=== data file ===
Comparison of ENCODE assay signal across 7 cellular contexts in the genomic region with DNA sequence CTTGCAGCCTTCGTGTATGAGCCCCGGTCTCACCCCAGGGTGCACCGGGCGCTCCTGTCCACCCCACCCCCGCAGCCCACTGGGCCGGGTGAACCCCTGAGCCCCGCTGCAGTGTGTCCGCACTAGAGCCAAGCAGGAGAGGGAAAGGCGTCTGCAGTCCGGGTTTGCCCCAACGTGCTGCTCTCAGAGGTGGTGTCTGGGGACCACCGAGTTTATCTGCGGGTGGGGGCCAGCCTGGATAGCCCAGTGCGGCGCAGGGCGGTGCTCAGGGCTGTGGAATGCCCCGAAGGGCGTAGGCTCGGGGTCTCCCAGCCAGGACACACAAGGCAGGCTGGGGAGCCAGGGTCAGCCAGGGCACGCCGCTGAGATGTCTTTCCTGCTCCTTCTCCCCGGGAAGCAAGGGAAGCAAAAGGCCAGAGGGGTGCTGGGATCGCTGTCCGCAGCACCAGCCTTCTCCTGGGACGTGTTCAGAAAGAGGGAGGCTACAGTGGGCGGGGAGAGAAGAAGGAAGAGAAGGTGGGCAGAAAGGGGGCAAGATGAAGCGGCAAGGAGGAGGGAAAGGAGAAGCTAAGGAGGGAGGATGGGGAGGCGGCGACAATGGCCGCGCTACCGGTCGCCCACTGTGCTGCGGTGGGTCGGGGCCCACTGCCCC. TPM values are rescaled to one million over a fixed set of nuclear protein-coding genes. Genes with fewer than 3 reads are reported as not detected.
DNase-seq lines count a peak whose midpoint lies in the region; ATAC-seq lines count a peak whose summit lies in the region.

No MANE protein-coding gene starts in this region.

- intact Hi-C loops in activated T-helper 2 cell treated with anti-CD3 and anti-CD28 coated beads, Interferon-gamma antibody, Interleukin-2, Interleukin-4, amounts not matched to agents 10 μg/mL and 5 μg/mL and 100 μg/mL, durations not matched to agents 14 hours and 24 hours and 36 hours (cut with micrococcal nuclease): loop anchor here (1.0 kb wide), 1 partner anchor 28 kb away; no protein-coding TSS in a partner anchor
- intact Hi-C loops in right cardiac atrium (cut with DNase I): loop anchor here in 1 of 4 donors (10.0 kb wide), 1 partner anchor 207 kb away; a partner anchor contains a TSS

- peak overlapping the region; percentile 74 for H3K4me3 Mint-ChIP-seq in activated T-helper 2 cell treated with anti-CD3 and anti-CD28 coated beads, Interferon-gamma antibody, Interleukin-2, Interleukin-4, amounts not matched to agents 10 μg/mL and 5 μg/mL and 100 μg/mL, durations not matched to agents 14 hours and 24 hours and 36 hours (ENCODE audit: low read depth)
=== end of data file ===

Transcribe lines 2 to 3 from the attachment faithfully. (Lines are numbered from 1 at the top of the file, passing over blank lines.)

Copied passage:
DNase-seq lines count a peak whose midpoint lies in the region; ATAC-seq lines count a peak whose summit lies in the region.

No MANE protein-coding gene starts in this region.